Lithic Technology at Linda's Point, Healy Lake, Alaska

  • Angela M. Younie
  • Thomas E. Gillispie
Keywords: archaeology, early Alaskan prehistory, Tanana Athabascans, lithic technology, Chindadn, microblades, First Americans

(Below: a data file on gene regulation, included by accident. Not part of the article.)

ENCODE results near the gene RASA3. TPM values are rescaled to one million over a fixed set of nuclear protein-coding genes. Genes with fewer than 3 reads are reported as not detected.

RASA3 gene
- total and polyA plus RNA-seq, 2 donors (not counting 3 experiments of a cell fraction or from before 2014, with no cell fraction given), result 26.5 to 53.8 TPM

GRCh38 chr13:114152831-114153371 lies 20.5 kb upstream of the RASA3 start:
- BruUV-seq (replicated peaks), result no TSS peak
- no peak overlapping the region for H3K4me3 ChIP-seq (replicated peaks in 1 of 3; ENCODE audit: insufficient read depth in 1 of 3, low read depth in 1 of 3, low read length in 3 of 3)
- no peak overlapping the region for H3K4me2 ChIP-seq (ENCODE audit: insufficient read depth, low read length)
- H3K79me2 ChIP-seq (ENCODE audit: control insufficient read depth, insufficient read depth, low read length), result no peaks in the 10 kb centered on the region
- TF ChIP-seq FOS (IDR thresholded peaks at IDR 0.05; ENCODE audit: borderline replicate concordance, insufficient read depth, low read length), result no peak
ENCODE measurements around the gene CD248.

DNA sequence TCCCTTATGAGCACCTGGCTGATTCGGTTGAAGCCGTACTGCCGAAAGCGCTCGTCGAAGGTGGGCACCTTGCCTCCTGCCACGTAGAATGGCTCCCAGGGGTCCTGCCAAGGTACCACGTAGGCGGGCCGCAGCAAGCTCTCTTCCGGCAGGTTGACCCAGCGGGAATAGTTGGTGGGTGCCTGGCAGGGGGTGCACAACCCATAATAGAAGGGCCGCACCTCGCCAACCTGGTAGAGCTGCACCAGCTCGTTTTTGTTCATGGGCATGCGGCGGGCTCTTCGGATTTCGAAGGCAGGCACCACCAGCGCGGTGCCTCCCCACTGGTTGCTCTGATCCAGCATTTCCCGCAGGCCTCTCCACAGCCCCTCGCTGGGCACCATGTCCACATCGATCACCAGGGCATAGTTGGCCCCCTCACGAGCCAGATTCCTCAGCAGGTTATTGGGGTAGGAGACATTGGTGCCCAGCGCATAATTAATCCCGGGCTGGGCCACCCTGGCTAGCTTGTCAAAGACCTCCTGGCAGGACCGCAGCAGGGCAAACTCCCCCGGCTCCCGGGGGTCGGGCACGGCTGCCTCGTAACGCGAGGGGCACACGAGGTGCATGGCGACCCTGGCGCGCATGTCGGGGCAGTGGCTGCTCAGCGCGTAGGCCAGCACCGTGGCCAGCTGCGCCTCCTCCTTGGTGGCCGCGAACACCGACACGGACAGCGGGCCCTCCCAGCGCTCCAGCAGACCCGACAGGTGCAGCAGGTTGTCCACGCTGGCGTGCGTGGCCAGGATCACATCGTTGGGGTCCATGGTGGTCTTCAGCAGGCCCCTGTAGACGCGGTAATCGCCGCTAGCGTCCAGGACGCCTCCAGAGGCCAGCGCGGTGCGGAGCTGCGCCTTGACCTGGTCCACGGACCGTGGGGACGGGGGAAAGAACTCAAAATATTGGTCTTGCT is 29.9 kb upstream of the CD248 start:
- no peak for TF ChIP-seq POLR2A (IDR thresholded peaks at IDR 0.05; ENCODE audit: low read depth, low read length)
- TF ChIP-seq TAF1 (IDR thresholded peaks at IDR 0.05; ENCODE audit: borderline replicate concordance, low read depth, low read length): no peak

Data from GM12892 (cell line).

Interior Alaska’s Healy Lake archaeological locality contains a cultural sequence spanning 13 500 years, beginning with some of the oldest known human occupations in Alaska. From 2011 to 2014, we conducted archaeological excavations at the Linda’s Point site. Detailed recording has clearly separated the lowest cultural component at the site and begun to clarify the contentious culture history of the Healy Lake area. The lower component, associated with a thick paleosol, contains multiple hearths, debitage, and small triangular points similar to those seen at the Healy Lake Village site. The upper silt deposits contain a variety of lithic tool types within a dense scatter of debitage and bone fragments spanning a wide time range. Linda’s Point appears to have been used as a habitation site throughout its history, changing from recurring short-term occupations in the terminal Pleistocene to more intensive site habitation and greater reliance on local lithic resources during the Holocene.